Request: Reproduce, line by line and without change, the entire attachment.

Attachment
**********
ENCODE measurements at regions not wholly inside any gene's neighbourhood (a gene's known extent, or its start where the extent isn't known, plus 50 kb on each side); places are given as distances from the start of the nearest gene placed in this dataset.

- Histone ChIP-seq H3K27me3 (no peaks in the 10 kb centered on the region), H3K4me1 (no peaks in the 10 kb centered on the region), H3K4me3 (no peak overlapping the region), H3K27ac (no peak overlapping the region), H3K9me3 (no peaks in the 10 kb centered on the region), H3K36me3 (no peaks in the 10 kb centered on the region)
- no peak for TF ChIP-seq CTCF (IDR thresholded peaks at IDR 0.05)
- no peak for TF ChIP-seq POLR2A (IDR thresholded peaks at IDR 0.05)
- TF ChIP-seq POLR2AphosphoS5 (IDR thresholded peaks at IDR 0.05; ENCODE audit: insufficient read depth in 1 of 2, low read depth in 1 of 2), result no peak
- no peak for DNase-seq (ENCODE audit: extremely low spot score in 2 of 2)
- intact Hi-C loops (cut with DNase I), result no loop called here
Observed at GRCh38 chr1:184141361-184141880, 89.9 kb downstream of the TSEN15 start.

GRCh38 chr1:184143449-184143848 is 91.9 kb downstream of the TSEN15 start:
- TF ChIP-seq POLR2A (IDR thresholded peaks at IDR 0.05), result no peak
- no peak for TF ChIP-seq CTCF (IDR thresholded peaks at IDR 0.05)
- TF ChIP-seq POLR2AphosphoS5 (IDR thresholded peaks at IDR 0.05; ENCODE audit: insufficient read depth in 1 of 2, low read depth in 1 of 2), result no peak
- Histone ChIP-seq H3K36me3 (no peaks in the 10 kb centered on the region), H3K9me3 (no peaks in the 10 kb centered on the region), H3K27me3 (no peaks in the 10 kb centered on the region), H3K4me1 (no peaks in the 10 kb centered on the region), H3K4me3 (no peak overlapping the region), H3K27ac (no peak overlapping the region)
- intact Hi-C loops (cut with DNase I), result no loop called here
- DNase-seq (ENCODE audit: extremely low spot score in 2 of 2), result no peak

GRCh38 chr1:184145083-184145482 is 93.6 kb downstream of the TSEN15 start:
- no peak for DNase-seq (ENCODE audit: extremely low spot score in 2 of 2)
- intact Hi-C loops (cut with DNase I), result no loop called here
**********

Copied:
ENCODE measurements at regions not wholly inside any gene's neighbourhood (a gene's known extent, or its start where the extent isn't known, plus 50 kb on each side); places are given as distances from the start of the nearest gene placed in this dataset.

- Histone ChIP-seq H3K27me3 (no peaks in the 10 kb centered on the region), H3K4me1 (no peaks in the 10 kb centered on the region), H3K4me3 (no peak overlapping the region), H3K27ac (no peak overlapping the region), H3K9me3 (no peaks in the 10 kb centered on the region), H3K36me3 (no peaks in the 10 kb centered on the region)
- no peak for TF ChIP-seq CTCF (IDR thresholded peaks at IDR 0.05)
- no peak for TF ChIP-seq POLR2A (IDR thresholded peaks at IDR 0.05)
- TF ChIP-seq POLR2AphosphoS5 (IDR thresholded peaks at IDR 0.05; ENCODE audit: insufficient read depth in 1 of 2, low read depth in 1 of 2), result no peak
- no peak for DNase-seq (ENCODE audit: extremely low spot score in 2 of 2)
- intact Hi-C loops (cut with DNase I), result no loop called here
Observed at GRCh38 chr1:184141361-184141880, 89.9 kb downstream of the TSEN15 start.

GRCh38 chr1:184143449-184143848 is 91.9 kb downstream of the TSEN15 start:
- TF ChIP-seq POLR2A (IDR thresholded peaks at IDR 0.05), result no peak
- no peak for TF ChIP-seq CTCF (IDR thresholded peaks at IDR 0.05)
- TF ChIP-seq POLR2AphosphoS5 (IDR thresholded peaks at IDR 0.05; ENCODE audit: insufficient read depth in 1 of 2, low read depth in 1 of 2), result no peak
- Histone ChIP-seq H3K36me3 (no peaks in the 10 kb centered on the region), H3K9me3 (no peaks in the 10 kb centered on the region), H3K27me3 (no peaks in the 10 kb centered on the region), H3K4me1 (no peaks in the 10 kb centered on the region), H3K4me3 (no peak overlapping the region), H3K27ac (no peak overlapping the region)
- intact Hi-C loops (cut with DNase I), result no loop called here
- DNase-seq (ENCODE audit: extremely low spot score in 2 of 2), result no peak

GRCh38 chr1:184145083-184145482 is 93.6 kb downstream of the TSEN15 start:
- no peak for DNase-seq (ENCODE audit: extremely low spot score in 2 of 2)
- intact Hi-C loops (cut with DNase I), result no loop called here